Music can be an incredibly powerful emotional tool. It helps us cope with difficult situations like the loss of a loved one or terminal illness. When we listen to sad music, our bodies release prolactin – a hormone which helps process feelings of grief – as well as dopamine, the brain’s “feel-good” hormone.
Prolactin, produced by the pituitary gland, plays an integral role in brain development and reproduction. During prenatal development, prolactin enhances cerebral cortex growth, facilitates embryo attachment to uterus lining, and ensures fetal health and survival.
It also affects other parts of the brain, such as the hippocampus, which is responsible for learning and memory. If damaged, this part of the brain can lead to memory loss. Likewise, prefrontal cortex–an area responsible for empathy and emotion–also experiences effects from BPA exposure.
Prolactin plays an integral role in our lives, yet it also has the potential to cause issues. If you are diabetic or have primary hypopituitarism (when your pituitary gland isn’t working properly), prolactin levels may rise dramatically; additionally, taking certain medicines like antipsychotics or antidepressants may also cause this condition.
If your doctor determines that your prolactin levels are too high, they may prescribe cabergoline. This medicine helps decrease these levels to normal and is typically taken twice a week. Bromocriptine may also be prescribed but has more potential risks than cabergoline and may cause heart valve damage in some individuals.
This study revealed that people who reported greater enjoyment of sad music tended to have lower prolactin levels than those without. Furthermore, those emotionally moved by the music – such as those feeling empathy – tended to have lower levels of prolactin than other participants.
Researchers theorize that some people found joy in sad music due to activating a reward pathway in their brain, associated with pleasure. This pathway is controlled by PRL gene code for prolactin; researchers have even linked genetic polymorphisms within this gene to people’s reactions to sad music.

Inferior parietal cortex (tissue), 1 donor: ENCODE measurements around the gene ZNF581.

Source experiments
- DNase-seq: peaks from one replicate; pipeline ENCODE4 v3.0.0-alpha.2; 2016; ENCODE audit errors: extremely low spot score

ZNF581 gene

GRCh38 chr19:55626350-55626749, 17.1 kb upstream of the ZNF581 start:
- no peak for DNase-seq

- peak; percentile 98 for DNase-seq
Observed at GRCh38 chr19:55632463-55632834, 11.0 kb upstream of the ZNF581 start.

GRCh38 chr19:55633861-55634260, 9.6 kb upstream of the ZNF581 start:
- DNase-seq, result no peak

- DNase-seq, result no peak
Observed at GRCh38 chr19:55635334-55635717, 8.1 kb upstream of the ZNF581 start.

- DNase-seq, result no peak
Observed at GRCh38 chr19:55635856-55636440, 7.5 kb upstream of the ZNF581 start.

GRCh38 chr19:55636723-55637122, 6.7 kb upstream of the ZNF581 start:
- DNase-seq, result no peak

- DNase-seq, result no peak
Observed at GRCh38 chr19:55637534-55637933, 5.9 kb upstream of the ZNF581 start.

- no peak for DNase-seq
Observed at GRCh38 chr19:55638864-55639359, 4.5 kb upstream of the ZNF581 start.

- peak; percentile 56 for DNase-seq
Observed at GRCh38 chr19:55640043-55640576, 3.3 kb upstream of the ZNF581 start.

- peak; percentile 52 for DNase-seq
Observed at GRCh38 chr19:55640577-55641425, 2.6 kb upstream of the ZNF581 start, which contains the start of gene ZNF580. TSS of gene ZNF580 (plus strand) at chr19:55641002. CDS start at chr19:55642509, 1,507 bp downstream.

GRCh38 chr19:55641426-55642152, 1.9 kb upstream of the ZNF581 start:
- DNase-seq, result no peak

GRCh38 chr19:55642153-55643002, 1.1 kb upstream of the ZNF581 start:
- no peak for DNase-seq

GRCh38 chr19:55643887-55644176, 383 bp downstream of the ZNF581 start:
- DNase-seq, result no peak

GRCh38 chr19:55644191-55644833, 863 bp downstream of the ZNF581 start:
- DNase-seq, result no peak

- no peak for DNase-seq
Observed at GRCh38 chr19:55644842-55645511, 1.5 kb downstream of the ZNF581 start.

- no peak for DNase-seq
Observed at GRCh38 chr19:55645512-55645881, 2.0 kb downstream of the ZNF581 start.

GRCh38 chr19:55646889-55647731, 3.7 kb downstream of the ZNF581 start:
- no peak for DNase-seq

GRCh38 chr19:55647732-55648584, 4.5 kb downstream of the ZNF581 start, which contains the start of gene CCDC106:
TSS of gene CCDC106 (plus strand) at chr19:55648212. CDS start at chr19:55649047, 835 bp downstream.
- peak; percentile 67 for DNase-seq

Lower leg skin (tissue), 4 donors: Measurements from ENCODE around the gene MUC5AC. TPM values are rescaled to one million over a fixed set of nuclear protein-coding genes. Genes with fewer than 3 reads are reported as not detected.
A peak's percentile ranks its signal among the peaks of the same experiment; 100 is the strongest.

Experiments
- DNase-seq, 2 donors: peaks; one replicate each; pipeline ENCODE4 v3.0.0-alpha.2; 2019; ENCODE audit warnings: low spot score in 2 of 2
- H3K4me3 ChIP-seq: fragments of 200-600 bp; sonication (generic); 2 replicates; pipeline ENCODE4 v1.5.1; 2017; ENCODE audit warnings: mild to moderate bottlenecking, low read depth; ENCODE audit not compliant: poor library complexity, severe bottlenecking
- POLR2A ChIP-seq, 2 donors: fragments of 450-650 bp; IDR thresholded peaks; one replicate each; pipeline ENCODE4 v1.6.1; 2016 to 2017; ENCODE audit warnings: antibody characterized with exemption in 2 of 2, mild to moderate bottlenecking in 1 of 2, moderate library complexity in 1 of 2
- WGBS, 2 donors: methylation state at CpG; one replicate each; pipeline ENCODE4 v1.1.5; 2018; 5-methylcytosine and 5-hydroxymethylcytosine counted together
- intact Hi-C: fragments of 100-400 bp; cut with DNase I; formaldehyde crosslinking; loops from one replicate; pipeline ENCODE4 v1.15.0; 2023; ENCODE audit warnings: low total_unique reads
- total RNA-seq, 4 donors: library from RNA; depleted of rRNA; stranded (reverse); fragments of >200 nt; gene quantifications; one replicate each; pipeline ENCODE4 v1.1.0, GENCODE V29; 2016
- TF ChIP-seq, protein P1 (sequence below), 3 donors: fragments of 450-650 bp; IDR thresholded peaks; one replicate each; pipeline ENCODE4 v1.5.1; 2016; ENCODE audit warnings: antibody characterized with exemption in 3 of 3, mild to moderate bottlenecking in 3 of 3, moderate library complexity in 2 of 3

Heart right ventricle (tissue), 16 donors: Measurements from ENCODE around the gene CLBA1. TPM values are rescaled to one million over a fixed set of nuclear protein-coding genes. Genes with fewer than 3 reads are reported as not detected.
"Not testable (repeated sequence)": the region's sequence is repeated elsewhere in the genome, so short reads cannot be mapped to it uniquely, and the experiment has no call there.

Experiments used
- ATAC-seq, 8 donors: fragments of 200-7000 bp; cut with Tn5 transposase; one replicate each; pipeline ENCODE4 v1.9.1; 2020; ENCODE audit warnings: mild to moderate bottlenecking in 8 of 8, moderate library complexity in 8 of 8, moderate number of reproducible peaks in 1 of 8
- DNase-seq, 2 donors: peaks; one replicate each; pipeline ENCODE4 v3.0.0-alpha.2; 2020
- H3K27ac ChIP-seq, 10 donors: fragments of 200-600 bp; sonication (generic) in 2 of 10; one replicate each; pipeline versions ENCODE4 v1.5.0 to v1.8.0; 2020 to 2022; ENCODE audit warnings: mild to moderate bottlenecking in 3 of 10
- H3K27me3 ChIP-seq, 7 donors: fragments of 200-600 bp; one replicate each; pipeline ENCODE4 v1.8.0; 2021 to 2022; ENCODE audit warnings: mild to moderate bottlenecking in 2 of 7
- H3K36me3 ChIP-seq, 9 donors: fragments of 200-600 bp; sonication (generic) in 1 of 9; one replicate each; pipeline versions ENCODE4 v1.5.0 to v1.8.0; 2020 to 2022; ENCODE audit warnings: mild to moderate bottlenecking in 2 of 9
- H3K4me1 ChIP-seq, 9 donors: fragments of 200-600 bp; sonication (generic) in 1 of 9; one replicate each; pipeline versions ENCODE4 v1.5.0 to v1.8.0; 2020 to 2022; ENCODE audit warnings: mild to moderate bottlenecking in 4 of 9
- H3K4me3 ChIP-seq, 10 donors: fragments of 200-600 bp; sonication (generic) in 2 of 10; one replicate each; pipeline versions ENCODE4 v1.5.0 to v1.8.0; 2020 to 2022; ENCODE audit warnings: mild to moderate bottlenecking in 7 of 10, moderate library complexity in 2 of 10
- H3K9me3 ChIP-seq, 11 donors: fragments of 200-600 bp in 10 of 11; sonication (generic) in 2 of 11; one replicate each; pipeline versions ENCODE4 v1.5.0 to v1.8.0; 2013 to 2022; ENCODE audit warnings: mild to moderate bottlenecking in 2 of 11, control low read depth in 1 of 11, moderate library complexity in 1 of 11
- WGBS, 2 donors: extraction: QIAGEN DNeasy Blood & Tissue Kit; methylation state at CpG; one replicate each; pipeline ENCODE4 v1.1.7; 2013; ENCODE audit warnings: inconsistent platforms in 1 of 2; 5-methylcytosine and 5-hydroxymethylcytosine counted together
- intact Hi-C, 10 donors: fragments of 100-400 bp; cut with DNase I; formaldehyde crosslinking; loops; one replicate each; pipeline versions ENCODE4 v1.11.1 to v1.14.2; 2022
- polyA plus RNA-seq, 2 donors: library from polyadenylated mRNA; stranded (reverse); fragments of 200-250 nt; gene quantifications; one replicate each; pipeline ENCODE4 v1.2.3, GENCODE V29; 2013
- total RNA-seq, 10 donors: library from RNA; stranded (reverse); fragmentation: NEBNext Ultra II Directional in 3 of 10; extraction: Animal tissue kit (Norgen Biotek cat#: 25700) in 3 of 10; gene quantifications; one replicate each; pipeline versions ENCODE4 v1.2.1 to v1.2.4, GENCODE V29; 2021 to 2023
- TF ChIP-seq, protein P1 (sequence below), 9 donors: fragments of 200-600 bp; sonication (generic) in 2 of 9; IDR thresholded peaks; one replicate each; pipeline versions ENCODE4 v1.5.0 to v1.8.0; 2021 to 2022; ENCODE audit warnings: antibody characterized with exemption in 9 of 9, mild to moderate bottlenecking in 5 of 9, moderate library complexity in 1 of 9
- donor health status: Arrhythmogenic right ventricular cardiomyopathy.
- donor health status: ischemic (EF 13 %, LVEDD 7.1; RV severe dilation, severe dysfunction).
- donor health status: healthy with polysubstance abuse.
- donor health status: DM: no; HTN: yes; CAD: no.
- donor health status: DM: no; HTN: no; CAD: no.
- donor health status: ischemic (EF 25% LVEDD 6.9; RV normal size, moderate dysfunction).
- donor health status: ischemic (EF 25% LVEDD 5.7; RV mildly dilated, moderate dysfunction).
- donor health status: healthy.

Imagination can have a tremendous effect on our mental health, especially when used to cope with stress and anxiety. It also enhances creative thinking and empathy, enabling us to see beyond the obvious and consider what kind of life we want for ourselves.
A recent study suggests the brain has two distinct subnetworks which interact when we imagine something. One responds to the vividness of an imagined scenario, while the other takes into account its emotional component. These findings could offer scientists new insight into how imagination works and provide new treatments for those who struggle with visualizing things.
Researchers used functional magnetic resonance imaging (fMRI) to measure activity in several regions of the brain while people listened to music that was rated either sad or happy. They discovered that the claustrum, a little-known region of the brain, was more active during sad music with lyrics than happy music without lyrics.
The claustrum, located lateral to the putamen and beneath the insula, is believed to be involved in emotional memory processing and memory recall. It also activates when we relive or experience trauma and plays an important role in controlling intense feelings such as fear or pain.
Furthermore, the claustrum appears to be connected to our perception of emotion; its activity corresponding with how much sadness or joy we experience. This contrasts with the hippocampus, which activates only when we are reliving or remembering a positive event.
According to the paper, this suggests that the claustrum and insula are working together in order to help us process emotional feelings. They also found that the claustrum was more active during sad music with lyrics than happy music without lyrics, likely due to our brain’s capacity for storing emotions.
These findings could have significant ramifications for musical therapy, as music has long been used to aid therapy – and sad music in particular can be therapeutically beneficial to those suffering from depression and anxiety. The researchers hope their results will encourage music therapists to include sad music in their treatments as a powerful tool.